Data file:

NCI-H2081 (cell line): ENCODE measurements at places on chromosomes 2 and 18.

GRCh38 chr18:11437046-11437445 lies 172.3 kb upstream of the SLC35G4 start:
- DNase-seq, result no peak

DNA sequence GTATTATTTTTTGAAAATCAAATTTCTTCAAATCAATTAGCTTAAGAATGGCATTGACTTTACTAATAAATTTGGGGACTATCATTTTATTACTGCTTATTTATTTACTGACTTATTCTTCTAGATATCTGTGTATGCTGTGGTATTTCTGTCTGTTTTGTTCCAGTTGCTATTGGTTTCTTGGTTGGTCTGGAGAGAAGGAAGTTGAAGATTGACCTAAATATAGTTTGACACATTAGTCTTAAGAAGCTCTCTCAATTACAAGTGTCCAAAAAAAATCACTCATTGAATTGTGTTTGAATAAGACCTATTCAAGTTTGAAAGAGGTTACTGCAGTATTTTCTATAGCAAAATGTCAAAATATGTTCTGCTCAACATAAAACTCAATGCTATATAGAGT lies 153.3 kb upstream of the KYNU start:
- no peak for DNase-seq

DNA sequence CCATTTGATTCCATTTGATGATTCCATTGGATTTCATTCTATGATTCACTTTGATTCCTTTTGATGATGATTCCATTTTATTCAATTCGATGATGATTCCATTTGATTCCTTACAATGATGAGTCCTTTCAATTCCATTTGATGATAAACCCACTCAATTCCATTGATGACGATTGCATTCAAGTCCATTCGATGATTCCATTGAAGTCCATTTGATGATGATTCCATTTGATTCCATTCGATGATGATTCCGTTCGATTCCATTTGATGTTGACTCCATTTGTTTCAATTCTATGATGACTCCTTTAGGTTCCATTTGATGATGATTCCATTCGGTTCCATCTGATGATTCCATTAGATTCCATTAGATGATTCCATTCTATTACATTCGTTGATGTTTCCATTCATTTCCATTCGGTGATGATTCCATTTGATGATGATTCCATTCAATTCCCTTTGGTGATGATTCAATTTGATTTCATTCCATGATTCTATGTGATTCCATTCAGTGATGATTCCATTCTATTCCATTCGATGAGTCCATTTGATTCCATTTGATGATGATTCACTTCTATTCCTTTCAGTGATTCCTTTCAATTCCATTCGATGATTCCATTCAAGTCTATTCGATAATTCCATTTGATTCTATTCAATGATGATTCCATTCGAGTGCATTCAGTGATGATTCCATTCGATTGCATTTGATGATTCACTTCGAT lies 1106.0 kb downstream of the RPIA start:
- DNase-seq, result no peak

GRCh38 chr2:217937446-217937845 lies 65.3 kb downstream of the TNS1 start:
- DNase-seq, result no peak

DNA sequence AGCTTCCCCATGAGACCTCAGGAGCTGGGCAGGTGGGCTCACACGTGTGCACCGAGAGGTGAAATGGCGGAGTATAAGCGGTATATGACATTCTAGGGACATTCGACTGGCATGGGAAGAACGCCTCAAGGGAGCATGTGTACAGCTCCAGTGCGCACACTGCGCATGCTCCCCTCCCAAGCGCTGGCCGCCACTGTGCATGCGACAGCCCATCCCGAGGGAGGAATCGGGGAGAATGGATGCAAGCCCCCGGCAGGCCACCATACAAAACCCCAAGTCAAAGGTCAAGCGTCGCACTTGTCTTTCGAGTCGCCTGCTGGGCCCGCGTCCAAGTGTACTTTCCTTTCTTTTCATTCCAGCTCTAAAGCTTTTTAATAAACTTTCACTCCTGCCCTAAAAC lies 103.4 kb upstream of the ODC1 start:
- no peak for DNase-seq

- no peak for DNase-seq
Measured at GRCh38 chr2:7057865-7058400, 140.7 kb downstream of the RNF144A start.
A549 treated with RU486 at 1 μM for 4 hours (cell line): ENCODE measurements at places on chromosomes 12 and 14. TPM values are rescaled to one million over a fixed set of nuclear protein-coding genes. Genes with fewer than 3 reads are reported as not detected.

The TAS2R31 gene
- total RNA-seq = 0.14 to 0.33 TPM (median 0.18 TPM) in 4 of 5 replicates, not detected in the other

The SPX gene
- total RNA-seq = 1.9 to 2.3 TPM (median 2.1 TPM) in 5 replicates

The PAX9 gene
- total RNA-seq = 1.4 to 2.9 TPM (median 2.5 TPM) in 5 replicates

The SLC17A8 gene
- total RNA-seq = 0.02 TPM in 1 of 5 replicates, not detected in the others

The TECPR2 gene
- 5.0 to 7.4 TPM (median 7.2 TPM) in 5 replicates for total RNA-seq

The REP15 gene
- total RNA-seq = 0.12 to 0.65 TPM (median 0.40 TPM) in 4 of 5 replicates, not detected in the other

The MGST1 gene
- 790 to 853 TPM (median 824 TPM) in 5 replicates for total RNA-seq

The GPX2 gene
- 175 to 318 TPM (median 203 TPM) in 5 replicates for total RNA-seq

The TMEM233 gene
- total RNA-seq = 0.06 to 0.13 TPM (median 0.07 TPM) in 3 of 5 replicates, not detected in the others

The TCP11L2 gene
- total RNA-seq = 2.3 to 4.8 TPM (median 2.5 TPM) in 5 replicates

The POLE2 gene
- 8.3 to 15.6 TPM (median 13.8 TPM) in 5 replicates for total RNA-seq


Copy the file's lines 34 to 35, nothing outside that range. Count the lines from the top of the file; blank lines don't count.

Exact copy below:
- total RNA-seq = 2.3 to 4.8 TPM (median 2.5 TPM) in 5 replicates

The POLE2 gene